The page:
Wednesday, November 30, 2011

The newsroom's big-butt sisterhood

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Did The Record limit coverage of Hackensack University Medical Center's past expansions because North Jersey Media Group Vice President/General Counsel Jennifer A. Borg sat on the hospital's board of directors?

You don't have to be a woman or have a big butt to be part of the sisterhood nurtured by head Assignment Editor Deirdre Sykes, but it helps.

Staff Writer Jean Rimbach of The Record is an original member, getting away with as little work as possible year after year in a newsroom with many productive staffers. 

Today, her rare byline appears on Page 1 -- in a preview of an eBook on the murders of two women committed by Tenafly contractor Robert Reldan in 1975. Why is this on A-1?

Projects Editor Tim Nostrand is another charter member of the sisterhood. Having failed miserably in Sykes' job of bringing in local news, he somehow survived firing, and went on to smaller and worse things.

Four other members of the sisterhood, reporters Lindy Washburn, Pat Alex, Mary Jo Layton and Leslie Brody, are far more productive than Rimbach. 

Of course, a big butt doesn't guarantee admission into the society run by the fickle Sykes -- to the chagrin of many marginalized workers in the Woodland Park newsroom.

Hospital trauma

The big business of hospitals dominates the front-page today -- as interim Editor Doug Clancy continues a tradition of reporting every hiccup, burp and fart in the battles over the reopening of Pascack Valley Hospital in Westwood and the expansion of The Valley Hospital in Ridgewood.

The hospitals fighting Hackensack University Medical Center claim that in the first year Pascack Valley is reopened, there will be layoffs and $15 million in losses at Englewood Hospital and Medical Center and $24 million in losses at The Valley Hospital.

Vice President/General Counsel Jennifer A. Borg was a member of the board at HUMC while The Record and reaped hundreds of thousands of dollars in advertising revenue from the growing hospital campus.

Coverage of The Valley Hospital controversy has far exceeded any of the stories about HUMC's expansion over the years, even though homes were demolished in Hackensack and no demolitions were proposed in Ridgewood.

In fact, Layton, one of the medical reporters, has been careful in several recent stories about The Valley Hospital proposal -- including today's piece -- to omit or obscure the nature of the expansion: It would stay within the borders of the existing hospital campus. 

Port Atrocity

Clancy gives Page 1 play to what amounts to the Port Authority's legal arguments in an AAA lawsuit against the outrageous toll and fare hikes. 

How can The Record pass this off as agency policy, when it's merely a legal gambit to deflect criticism over the improper use of toll money to pay for the new World Trade Center?

Then, Clancy relegates to A-3 a story on the agency hiring outside auditors for $2.2 million.

Doesn't New Jersey and New York have auditors who could perform the agency-wide review of spending ordered by Governors Christie and Cuomo? 

Sykes' assignment desk appears to have asked Staff Writer Shawn Boburg to rewrite the agency's press release, so there's nothing in the story on whether the two firms -- Navigant Consulting Inc. and Rothschild Inc. -- are politically connected.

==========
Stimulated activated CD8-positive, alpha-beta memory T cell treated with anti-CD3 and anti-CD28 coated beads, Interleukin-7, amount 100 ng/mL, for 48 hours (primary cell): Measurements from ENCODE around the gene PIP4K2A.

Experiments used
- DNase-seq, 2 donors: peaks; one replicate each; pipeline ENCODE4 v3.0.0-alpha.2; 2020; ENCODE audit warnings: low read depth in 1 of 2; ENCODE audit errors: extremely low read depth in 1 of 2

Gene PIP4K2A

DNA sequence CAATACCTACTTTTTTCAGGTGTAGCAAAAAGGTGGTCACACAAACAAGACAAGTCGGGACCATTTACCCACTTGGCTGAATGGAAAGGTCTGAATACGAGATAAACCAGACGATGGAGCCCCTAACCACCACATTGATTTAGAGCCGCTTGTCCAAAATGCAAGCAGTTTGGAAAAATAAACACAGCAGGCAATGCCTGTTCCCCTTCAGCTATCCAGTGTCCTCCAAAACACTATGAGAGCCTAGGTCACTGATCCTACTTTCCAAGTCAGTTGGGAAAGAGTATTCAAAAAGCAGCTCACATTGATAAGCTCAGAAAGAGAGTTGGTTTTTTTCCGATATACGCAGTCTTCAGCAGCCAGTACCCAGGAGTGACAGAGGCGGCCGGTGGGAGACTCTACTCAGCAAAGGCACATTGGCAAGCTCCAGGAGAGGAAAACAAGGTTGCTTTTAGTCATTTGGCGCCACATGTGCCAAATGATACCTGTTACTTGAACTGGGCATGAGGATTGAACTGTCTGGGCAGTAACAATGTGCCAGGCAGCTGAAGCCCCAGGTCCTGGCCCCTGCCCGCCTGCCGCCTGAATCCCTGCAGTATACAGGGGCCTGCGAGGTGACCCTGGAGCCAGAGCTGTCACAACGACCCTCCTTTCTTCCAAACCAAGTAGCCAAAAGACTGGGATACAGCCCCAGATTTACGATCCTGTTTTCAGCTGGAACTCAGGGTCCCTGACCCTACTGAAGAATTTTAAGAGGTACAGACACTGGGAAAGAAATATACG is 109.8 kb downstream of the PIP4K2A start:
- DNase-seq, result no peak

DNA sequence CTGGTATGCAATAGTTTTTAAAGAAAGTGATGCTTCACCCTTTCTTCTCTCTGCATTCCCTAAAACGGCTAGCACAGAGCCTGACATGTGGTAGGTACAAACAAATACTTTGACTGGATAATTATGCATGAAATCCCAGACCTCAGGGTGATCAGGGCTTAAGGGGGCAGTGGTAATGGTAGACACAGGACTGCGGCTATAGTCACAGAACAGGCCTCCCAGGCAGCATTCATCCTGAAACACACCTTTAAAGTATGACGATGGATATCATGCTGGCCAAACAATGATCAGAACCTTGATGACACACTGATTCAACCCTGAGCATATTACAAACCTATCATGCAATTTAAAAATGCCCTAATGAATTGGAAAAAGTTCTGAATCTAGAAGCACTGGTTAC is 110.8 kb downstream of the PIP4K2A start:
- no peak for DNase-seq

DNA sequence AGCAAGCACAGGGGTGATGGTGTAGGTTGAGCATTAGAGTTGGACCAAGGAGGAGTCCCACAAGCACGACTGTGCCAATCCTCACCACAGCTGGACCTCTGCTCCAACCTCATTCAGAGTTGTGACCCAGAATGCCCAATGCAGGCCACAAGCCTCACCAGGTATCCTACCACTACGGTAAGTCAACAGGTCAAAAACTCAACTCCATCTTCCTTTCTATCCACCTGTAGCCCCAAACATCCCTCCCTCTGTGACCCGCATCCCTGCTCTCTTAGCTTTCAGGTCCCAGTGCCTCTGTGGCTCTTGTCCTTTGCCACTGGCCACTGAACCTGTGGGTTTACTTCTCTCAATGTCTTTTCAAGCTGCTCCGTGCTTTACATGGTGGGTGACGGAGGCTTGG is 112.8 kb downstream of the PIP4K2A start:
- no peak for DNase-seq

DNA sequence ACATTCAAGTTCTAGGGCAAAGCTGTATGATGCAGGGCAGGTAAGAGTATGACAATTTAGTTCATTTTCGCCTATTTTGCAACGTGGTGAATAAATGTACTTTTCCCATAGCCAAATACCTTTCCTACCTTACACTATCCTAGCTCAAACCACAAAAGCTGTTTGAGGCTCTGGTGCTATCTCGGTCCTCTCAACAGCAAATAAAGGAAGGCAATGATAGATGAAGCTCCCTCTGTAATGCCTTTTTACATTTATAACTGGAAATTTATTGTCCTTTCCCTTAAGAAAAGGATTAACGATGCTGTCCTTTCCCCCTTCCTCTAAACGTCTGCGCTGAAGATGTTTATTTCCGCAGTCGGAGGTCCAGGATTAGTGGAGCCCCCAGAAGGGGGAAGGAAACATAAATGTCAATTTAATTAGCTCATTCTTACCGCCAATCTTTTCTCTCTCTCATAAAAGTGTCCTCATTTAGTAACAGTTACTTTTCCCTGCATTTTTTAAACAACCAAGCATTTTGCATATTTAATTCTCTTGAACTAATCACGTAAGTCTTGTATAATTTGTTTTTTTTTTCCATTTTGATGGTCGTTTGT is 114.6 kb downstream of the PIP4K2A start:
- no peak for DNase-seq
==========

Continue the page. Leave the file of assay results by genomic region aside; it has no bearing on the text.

Has the paper become a mouthpiece for the powerful bi-state agency?

Chewing the fat

With Christie seeming to gain weight every day -- and Sykes and other editors trying to keep up with him -- who knew the state has an "Eat Right, Move More" contest sponsored in part by the Department of Agriculture (L-1).

Winner of the sixth-annual contest and $5,000 is Bogota's Lillian M. Steen School. 

Sykes and Nostrand have conspired with other editors against launching a newsroom project on the obesity epidemic -- to the detriment of readers.

Drives, but can't write

And Road Warrior John Cichowski has conspired with his assignment editor to avoid writing any columns about commuting in a region that cries out for better mass transit to ease traffic congestion.

In his lead paragraph on the Local front today, he writes: "Parents will have to work a little harder" under a legislative proposal on teen drivers. But his third paragraph says, "Too bad committee members chickened out by failing to make parents work a bit harder."

A story at the bottom of L-1 alerts new arrivals to "immigration services fraud" against those who come to the U.S. legally. 

The story is a testament to how little the paper has written about the legal immigration system in the past 15 years -- preferring hot-button stories on illegal aliens.

Scales of journalism

Sykes leads her section today with a $10 million jury award that apparently was missed on Monday by Staff Writer Kibret Markos, who is assigned full time to the Bergen County Courthouse in Hackensack.

Markos was reporting and writing a story on $2.1 million in damages awarded in the shooting death of a Ramapough Mountain Indian for Tuesday's front page when the bigger verdict was returned.

Today's L-1 story says the $10 million verdict came in "Monday evening" and "late Monday." Without knowing the time, it's difficult to say with certainty that Markos' assignment editor should have gotten this jury award in Tuesday's paper, too.

But it's clear the assignment desk has no intention of asking Markos to tell readers that attorneys for the plaintiffs may receive up to one-third of the damages. 

Or, explain why the life of a visiting 13-year-old Korean boy is worth nearly five times more than a Ramapough Mountain Indian.  

With Hackensack reporter Stephanie Akin assigned to Tuesday's unexpected power outages in Bergen and Passaic counties (L-3), there is no municipal news from The Record's former home in Local today.

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